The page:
Tory Burch comes across as the sweetest, gentlest soul on Seventh Avenue, but her collections always seem to end up hinting at violent passion. Last season, it was armored medievalism. For Spring, Burch’s muse was Françoise Gilot. “Because she was a strong woman and a great artist,” she said a little testily when asked why. “And she was the only woman who left Picasso.”
Gilot may have left Picasso, but he towered over the rest of her life as heavily as his presence hung here. A tunic top and matching long skirt were cut from a toile de Jouy pattern that depicted the cypress-surrounded villa in Vallauris where the couple lived for years. It was in Vallauris that Picasso developed the fascination with ceramics that would yield his most prodigious body of work. Burch showed pieces in engineered broderie anglaise that duplicated ceramic patterns.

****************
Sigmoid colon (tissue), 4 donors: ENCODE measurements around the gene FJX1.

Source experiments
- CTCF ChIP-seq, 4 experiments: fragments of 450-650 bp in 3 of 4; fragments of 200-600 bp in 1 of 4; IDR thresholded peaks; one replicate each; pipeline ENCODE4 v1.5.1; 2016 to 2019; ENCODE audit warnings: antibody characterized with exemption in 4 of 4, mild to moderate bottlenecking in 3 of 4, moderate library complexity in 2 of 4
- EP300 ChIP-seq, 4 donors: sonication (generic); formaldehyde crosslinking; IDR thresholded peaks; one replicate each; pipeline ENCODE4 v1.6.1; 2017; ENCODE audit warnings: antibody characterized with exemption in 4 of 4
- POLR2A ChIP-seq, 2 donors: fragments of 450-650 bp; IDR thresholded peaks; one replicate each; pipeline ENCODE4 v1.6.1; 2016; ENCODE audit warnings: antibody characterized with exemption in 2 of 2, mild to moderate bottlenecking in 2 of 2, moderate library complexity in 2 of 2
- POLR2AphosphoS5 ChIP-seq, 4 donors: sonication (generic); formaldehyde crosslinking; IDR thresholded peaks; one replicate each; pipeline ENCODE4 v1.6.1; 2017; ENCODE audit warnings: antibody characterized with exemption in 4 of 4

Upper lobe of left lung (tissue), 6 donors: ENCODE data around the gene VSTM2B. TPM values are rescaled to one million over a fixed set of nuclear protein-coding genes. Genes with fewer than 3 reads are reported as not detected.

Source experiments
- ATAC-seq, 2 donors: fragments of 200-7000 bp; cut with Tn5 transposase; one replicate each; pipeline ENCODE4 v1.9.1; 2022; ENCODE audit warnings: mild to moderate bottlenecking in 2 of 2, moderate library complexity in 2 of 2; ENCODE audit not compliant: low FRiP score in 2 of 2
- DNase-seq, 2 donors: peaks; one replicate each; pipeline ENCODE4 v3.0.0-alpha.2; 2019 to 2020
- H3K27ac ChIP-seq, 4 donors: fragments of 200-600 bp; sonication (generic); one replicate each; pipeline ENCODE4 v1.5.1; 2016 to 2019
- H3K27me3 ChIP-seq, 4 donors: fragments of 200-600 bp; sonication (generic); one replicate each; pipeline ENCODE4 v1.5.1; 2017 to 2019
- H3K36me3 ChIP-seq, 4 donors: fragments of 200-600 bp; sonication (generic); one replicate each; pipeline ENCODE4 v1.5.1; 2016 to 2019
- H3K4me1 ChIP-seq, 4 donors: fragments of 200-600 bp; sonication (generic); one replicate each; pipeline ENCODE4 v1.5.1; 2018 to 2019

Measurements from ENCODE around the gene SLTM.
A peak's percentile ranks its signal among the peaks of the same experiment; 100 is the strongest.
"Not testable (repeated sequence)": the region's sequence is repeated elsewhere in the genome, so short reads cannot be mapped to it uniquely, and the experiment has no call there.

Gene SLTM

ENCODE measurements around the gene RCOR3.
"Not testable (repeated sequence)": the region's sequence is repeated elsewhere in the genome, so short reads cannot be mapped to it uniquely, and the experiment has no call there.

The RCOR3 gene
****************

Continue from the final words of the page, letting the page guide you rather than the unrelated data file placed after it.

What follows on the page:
But it was probably Robert Capa’s iconic image of Gilot and Picasso on the beach at Golfe-Juan in 1948 that really shaped the essence of Burch’s new collection. “A play between raw and refined” is the way she herself defined it. The simple sensuality of Capa’s photograph was translated into a silk georgette smock dress, casually tied to one side, or a full-length canvas tank dress, fringed down a side seam. The rawness of the collection was its charm. The refinement, when it came in the form of a metallic jacquarded Grecian key motif, less so.